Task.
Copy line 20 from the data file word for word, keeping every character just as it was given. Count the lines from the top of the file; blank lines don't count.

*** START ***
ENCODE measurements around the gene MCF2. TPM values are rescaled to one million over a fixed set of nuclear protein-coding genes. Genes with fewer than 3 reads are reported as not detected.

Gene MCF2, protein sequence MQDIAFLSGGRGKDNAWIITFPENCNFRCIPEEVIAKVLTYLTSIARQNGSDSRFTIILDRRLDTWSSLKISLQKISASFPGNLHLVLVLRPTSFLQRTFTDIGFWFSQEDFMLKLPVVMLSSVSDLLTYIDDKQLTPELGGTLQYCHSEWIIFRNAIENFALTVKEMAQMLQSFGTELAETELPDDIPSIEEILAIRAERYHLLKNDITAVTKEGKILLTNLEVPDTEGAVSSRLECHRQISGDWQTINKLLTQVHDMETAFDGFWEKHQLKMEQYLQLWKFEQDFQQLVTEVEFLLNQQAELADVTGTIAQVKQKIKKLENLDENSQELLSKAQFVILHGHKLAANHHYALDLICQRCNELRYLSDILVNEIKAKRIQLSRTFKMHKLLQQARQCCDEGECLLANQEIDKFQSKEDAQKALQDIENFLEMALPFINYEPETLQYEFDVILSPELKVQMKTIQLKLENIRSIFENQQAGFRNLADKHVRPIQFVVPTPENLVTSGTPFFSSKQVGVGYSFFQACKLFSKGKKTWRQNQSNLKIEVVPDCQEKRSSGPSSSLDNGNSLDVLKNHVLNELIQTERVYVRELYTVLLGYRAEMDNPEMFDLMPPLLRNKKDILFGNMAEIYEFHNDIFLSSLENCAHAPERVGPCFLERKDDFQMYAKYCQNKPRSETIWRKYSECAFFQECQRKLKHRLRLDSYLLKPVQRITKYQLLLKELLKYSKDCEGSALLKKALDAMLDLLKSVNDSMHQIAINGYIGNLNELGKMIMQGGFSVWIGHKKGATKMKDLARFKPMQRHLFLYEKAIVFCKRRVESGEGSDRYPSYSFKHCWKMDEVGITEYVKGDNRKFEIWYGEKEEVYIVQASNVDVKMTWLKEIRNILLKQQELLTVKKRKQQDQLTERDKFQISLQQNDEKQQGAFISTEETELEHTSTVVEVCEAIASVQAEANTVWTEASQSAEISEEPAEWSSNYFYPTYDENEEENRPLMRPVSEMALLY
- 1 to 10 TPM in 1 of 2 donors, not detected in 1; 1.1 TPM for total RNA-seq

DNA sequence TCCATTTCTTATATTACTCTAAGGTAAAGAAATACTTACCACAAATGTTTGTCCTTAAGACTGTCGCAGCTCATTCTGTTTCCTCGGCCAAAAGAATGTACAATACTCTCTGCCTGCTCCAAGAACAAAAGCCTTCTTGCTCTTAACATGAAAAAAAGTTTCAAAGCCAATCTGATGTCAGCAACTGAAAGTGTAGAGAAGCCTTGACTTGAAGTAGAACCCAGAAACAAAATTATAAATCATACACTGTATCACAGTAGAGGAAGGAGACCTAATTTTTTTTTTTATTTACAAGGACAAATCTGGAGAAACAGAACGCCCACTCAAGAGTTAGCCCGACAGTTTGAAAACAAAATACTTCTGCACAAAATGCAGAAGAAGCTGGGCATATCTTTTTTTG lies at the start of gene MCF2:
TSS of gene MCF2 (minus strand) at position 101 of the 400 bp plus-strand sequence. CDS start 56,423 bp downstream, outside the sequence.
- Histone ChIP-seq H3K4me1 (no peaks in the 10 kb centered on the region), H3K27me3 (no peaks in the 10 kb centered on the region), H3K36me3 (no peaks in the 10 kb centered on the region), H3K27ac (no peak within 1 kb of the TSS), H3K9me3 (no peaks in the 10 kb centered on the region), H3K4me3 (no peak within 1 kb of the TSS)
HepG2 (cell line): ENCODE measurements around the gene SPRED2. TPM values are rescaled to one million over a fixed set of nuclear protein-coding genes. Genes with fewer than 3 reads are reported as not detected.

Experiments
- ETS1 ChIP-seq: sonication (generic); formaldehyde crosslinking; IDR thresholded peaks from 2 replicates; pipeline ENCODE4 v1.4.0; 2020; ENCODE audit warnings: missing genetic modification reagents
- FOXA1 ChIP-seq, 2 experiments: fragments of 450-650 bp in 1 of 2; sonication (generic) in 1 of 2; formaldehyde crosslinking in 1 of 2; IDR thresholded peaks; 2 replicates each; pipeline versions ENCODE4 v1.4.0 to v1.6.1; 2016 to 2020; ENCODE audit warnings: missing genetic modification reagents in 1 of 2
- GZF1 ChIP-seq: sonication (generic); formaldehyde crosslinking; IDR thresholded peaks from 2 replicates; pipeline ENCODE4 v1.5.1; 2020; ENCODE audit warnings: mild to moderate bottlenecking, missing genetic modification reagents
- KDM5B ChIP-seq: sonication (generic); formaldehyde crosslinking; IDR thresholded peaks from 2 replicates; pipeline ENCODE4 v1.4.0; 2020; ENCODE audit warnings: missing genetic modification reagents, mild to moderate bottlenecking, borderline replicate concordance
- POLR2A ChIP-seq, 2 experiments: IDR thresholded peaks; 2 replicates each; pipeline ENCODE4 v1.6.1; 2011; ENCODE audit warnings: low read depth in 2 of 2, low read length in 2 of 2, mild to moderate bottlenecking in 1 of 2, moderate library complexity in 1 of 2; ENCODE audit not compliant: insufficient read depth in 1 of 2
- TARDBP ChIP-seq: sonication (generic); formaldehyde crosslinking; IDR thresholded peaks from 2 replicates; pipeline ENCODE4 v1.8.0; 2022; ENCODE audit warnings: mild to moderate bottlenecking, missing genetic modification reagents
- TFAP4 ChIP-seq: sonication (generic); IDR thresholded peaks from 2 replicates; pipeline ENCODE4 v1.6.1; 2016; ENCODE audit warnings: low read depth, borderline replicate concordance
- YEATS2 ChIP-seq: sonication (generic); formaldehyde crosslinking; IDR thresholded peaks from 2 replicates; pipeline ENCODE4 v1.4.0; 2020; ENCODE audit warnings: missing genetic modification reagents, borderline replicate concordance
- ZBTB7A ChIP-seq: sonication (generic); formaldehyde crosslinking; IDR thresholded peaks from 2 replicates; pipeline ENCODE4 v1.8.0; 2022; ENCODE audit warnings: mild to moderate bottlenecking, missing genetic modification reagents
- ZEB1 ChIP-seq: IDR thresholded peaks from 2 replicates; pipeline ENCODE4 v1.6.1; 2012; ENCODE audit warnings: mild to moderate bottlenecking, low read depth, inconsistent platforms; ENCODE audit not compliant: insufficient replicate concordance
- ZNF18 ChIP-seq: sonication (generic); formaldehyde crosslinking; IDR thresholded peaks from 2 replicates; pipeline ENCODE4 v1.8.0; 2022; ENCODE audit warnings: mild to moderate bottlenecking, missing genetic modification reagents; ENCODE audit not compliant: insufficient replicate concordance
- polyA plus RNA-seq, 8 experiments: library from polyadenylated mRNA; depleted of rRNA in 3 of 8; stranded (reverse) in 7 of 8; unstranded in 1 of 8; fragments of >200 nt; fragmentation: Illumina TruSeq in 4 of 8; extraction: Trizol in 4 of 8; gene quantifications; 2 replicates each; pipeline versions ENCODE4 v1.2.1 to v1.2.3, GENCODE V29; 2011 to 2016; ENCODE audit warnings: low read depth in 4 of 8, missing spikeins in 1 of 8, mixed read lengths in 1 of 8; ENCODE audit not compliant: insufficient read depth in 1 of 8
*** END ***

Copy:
- polyA plus RNA-seq, 8 experiments: library from polyadenylated mRNA; depleted of rRNA in 3 of 8; stranded (reverse) in 7 of 8; unstranded in 1 of 8; fragments of >200 nt; fragmentation: Illumina TruSeq in 4 of 8; extraction: Trizol in 4 of 8; gene quantifications; 2 replicates each; pipeline versions ENCODE4 v1.2.1 to v1.2.3, GENCODE V29; 2011 to 2016; ENCODE audit warnings: low read depth in 4 of 8, missing spikeins in 1 of 8, mixed read lengths in 1 of 8; ENCODE audit not compliant: insufficient read depth in 1 of 8